It should be interesting to see if the balance of performance within the top Prototype class has been evened out after the old Grand Am coupes, technically “Daytona Prototypes”, essentially blew away the Le Mans-style “P2” chassis last season. But as the LeMans-style prototypes began shifting to enclosed cockpit bodies as the year wore on they gained competitiveness and in fact it was the Honda-powered Ligier P2 of Ozz Negri driving for Mike Shank racing that claimed pole for today’s race ahead of the big Daytona Prototypes. So perhaps that bodes well for overall competitiveness on this demanding hybrid road/banked oval course and the series as a whole going forward. One thing’s for certain: whoever wins tomorrow afternoon after 24-hours of grueling, flat out racing in a crowded, multi-class field will have earned a place in motorsport history. They will also have earned our gratitude for at last kicking off the 2015 racing season in earnest. Wishing everyone a safe race and may the best car and driver team win!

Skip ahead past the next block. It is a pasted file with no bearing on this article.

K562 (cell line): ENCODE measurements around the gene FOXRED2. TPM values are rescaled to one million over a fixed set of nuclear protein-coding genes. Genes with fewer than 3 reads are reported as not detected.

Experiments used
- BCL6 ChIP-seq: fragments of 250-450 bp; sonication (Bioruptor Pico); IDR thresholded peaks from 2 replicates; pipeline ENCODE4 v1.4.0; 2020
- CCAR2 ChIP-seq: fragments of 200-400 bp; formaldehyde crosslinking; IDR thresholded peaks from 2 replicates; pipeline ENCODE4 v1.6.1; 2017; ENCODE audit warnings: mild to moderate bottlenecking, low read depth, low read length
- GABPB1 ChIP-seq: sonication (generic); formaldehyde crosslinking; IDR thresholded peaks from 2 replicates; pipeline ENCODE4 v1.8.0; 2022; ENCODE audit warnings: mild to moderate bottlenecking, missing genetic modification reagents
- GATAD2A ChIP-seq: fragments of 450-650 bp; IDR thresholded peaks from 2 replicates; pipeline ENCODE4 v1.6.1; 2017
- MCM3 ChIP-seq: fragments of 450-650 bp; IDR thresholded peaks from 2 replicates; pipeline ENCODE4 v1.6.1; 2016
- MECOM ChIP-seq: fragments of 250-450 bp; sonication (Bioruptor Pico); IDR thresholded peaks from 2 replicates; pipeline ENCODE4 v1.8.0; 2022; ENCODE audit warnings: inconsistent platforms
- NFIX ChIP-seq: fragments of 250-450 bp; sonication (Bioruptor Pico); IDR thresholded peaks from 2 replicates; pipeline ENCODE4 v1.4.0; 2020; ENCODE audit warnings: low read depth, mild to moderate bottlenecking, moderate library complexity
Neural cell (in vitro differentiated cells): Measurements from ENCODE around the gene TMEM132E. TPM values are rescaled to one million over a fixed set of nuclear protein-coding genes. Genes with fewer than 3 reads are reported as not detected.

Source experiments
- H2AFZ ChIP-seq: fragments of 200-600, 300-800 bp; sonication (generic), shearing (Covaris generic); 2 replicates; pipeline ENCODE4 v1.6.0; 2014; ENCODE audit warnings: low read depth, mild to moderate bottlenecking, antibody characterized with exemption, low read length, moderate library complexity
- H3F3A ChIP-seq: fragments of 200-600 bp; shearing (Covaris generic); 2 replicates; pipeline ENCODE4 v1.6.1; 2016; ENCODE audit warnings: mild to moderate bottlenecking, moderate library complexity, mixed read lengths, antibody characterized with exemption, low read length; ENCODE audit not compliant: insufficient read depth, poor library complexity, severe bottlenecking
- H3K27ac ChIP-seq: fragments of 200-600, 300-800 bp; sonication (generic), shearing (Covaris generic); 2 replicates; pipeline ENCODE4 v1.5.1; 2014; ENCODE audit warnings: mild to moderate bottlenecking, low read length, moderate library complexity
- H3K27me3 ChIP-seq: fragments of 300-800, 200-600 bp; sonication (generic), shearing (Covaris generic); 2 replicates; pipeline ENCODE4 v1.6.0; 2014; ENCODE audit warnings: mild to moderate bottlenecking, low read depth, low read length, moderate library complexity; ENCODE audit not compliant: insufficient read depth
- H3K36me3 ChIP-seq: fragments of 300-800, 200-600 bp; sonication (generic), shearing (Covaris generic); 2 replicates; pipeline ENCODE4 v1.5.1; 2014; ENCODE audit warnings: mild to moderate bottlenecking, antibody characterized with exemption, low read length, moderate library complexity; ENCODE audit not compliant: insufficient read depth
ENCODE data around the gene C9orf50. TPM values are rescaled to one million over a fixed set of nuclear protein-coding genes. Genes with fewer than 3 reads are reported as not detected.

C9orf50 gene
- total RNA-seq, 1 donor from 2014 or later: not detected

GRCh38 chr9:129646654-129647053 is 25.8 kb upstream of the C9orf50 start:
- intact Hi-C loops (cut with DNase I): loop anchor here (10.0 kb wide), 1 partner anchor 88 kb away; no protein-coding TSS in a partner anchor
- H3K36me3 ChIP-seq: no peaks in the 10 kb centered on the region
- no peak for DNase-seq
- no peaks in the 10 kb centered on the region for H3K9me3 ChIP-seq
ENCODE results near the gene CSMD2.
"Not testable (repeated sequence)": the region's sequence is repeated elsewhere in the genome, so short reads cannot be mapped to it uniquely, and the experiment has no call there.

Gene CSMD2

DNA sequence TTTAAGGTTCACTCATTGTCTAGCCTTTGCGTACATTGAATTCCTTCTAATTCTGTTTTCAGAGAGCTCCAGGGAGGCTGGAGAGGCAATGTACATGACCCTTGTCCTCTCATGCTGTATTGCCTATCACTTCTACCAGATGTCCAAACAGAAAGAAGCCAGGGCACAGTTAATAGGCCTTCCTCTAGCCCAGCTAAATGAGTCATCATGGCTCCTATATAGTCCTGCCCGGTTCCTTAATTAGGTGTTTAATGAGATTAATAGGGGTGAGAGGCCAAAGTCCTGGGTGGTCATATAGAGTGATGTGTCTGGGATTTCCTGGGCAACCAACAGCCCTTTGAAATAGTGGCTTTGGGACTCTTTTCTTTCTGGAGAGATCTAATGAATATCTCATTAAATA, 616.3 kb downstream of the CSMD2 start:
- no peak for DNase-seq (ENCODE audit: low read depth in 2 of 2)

And here is the broadcast and streaming schedule — with a little work and a lot of coffee you can watch the every minute of the Rolex 24-Hours of Daytona from the drop of the Green to the Checkered flag:
Saturday, Jan. 24 (All Times ET)
– 2-4 p.m. (FOX Network)
– 4-8 p.m. (FOX Sports 2)
– 8-10 p.m. (FOX Sports 1)
Overnight (Jan. 24-25)
– 10 p.m. – 7 a.m. (IMSA TV on IMSA.com – live video streaming and commentary)